performance. RFC 3168 also specifies support for ECN in TCP, but lower packet loss and increased performance. RFC 3168 also specifies
solely on data packets. For various reasons it precludes the use of support for ECN in TCP, but solely on data packets. For various
ECN on TCP control packets (TCP SYN, TCP SYN-ACK, pure ACKs, Window reasons it precludes the use of ECN on TCP control packets (TCP SYN,
probes) and on retransmitted packets. RFC 3168 is silent about the TCP SYN-ACK, pure ACKs, Window probes) and on retransmitted packets.
use of ECN on RST and FIN packets. RFC 5562 [RFC5562] is an RFC 3168 is silent about the use of ECN on RST and FIN packets. RFC
experimental modification to ECN that enables ECN support for TCP 5562 [RFC5562] is an experimental modification to ECN that enables
SYN-ACK packets. ECN support for TCP SYN-ACK packets.
This document defines an experimental modification to ECN [RFC3168] This document defines an experimental modification to ECN [RFC3168]
that enables ECN support on all the aforementioned types of TCP that shall be called ECN++. It enables ECN support on all the
packet. [I-D.ietf-tsvwg-ecn-experimentation] is a standards track aforementioned types of TCP packet.
procedural device that relaxes standards track requirements in RFC
3168 that would otherwise preclude these experimental modifications.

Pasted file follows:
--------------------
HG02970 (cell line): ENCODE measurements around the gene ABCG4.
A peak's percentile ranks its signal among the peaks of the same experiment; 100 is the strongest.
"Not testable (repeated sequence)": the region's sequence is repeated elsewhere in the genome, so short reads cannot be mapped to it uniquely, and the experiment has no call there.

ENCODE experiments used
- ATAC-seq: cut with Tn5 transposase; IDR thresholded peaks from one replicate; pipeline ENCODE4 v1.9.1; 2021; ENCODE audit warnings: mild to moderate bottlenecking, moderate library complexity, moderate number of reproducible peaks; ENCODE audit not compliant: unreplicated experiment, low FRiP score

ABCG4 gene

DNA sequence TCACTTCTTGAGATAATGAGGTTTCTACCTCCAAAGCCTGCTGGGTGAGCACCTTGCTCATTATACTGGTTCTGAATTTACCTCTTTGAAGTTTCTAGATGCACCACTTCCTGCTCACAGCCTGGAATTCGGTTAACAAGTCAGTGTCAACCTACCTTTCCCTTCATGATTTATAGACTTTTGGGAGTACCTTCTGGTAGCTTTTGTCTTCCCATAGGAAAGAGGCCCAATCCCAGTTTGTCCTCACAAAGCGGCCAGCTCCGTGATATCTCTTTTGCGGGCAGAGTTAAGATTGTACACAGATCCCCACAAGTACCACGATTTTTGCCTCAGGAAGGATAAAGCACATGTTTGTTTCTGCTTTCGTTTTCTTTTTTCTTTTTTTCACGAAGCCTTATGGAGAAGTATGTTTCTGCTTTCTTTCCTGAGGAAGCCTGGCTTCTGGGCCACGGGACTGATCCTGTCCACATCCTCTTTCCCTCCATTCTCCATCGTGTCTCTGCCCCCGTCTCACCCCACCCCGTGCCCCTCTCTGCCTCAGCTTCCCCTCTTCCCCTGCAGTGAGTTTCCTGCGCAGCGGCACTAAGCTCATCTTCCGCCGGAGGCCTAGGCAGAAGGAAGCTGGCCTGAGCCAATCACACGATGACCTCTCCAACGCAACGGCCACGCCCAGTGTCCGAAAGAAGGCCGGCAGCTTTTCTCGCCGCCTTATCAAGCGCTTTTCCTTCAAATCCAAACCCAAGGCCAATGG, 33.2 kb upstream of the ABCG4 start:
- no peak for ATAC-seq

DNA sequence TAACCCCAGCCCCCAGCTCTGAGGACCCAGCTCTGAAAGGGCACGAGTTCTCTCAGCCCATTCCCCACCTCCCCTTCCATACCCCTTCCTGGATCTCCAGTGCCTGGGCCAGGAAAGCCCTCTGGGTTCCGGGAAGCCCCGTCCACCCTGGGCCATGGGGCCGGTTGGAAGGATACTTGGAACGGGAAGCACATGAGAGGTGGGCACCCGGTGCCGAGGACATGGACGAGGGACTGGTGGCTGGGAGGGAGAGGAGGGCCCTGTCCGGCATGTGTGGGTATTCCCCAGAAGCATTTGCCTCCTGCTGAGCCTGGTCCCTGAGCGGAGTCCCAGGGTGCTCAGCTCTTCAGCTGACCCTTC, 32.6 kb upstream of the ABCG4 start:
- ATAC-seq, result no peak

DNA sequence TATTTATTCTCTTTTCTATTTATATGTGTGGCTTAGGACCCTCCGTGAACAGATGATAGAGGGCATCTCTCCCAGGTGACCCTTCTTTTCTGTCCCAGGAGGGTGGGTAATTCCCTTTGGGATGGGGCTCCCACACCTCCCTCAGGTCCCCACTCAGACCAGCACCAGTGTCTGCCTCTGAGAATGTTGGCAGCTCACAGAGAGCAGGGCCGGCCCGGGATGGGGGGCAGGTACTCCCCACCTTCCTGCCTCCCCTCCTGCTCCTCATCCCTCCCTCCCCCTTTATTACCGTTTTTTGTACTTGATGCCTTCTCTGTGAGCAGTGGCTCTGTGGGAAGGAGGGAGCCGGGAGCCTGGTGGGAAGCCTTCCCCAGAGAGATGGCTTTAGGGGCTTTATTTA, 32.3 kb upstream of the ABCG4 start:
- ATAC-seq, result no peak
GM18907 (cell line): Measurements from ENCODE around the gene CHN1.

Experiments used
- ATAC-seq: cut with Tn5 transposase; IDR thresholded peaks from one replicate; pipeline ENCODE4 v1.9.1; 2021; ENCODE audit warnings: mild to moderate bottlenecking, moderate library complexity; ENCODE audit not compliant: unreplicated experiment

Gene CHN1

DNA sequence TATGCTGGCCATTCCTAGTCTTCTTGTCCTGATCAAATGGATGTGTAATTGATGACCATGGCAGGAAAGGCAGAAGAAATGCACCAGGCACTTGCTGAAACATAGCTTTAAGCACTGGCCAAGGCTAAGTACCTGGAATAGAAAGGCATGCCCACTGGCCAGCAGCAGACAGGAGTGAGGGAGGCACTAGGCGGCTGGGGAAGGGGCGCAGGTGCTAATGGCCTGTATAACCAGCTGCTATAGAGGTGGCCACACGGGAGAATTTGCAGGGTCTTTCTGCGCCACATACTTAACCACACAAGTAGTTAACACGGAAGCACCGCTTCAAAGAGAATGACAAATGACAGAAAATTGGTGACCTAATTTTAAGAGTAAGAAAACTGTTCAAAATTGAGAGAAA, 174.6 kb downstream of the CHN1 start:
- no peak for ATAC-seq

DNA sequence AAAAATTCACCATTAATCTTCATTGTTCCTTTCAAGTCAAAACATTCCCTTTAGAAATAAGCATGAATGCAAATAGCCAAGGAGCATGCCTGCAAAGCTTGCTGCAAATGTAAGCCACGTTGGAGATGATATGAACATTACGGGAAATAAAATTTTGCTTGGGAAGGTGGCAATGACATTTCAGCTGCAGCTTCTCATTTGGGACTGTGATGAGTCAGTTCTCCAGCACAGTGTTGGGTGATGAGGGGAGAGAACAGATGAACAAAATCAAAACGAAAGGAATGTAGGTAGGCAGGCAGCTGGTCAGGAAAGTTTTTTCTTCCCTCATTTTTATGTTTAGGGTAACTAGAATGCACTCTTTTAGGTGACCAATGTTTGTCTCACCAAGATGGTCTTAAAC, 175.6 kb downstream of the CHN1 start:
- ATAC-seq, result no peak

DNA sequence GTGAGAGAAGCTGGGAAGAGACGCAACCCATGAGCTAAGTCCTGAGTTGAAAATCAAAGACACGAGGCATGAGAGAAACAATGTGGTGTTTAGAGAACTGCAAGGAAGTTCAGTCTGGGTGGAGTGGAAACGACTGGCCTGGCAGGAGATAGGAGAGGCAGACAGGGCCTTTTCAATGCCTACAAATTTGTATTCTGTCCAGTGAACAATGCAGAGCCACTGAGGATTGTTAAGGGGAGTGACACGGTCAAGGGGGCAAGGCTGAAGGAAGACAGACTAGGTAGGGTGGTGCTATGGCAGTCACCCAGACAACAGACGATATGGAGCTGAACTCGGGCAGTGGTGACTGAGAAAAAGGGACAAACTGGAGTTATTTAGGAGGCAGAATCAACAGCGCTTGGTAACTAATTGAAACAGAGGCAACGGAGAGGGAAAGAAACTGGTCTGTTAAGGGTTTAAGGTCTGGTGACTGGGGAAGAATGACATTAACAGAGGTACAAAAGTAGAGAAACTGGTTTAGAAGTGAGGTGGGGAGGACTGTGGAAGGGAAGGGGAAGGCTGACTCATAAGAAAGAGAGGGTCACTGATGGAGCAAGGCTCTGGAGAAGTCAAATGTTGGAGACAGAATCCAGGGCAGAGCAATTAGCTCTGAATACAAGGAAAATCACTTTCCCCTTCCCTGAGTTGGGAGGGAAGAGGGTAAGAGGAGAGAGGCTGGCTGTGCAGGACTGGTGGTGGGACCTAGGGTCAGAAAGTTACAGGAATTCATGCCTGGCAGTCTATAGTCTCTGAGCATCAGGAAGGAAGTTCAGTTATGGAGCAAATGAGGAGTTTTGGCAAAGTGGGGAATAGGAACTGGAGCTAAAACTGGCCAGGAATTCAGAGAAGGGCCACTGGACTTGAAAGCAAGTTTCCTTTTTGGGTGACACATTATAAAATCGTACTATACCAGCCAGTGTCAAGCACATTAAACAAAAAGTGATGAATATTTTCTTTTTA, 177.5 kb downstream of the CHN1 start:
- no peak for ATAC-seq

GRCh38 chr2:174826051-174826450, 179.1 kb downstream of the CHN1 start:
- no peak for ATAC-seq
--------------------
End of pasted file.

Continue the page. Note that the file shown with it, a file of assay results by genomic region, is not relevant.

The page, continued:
The present document also considers the implications for common ECN++ is a sender-side change. It works whether the two ends of the
derivatives and variants of TCP, such as SCTP [RFC4960], if the TCP connection use classic ECN feedback [RFC3168] or experimental
experiment is successful. One particular variant of TCP adds Accurate ECN feedback (AccECN [I-D.ietf-tcpm-accurate-ecn]).
accurate ECN feedback (AccECN [I-D.ietf-tcpm-accurate-ecn]), without Nonetheless, if the client does not implement AccECN, it cannot use
which ECN support cannot be added to SYNs. Nonetheless, ECN support ECN++ on the one packet that offers most benefit from it - the
can be added to all the other types of TCP packet whether or not initial SYN. Therefore, implementers of ECN++ are RECOMMENDED to
AccECN is also supported. also implement AccECN.
ECN++ is designed for compatibility with a number of latency
improvements to TCP such as TCP Fast Open (TFO [RFC7413]), initial
window of 10 SMSS (IW10 [RFC6928]) and Low latency Low Loss Scalable
Transport (L4S [I-D.ietf-tsvwg-l4s-arch]), but they can all be
implemented and deployed independently.
[I-D.ietf-tsvwg-ecn-experimentation] is a standards track procedural
device that relaxes requirements in RFC 3168 and other standards
track RFCs that would otherwise preclude the experimental
modifications needed for ECN++ and other ECN experiments.
1.1. Motivation 1.1. Motivation
The absence of ECN support on TCP control packets and retransmissions The absence of ECN support on TCP control packets and retransmissions
has a potential harmful effect. In any ECN deployment, non-ECN- has a potential harmful effect. In any ECN deployment, non-ECN-
capable packets suffer a penalty when they traverse a congested capable packets suffer a penalty when they traverse a congested